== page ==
Abstract: Then what is the use of the Board of Trade? Bankruptcy Regulation, Self-Regulation, and Politics in Mid-Nineteenth-Century Montreal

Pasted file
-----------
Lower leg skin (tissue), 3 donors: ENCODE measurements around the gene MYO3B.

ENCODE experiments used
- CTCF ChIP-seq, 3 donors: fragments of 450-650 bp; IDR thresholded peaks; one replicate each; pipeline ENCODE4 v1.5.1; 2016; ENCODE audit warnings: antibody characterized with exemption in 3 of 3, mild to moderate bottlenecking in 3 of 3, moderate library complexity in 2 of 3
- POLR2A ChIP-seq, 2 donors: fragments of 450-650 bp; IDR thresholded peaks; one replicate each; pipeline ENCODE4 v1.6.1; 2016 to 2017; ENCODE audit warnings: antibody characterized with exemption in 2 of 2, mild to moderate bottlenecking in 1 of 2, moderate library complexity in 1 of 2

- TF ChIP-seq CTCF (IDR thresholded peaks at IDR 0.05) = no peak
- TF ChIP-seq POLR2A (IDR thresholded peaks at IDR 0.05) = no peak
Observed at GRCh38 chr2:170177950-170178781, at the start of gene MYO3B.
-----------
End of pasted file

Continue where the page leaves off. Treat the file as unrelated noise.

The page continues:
The "first matter which engaged [the] attention" of the Board of Trade of Montreal was the "nature of the law concerning bankrupts." The Board of Trade played a self-regulatory role in several areas of commerce and over certain commercial disputes. The Board exercised its political influence in various policy areas, with particular focus on bankruptcy legislation. Following the Insolvents Act of 1864, however, the role of the Board of Trade expanded to include the appointment of bankruptcy trustees, and through both judicious legal interpretation and expanded statutory power, the Board played a role as a regulatory actor in the bankruptcy regime. The bankruptcy regime is complicated by the context of the single parliament of the United Canadas passing legislation intended to work in both common-law Upper Canada and civil-law Lower Canada, with the attendant different approaches to commercial law. By post-Confederation federal jurisdiction over bankruptcy and insolvency were coexisting uneasily with provincial jurisdiction over property and civil rights.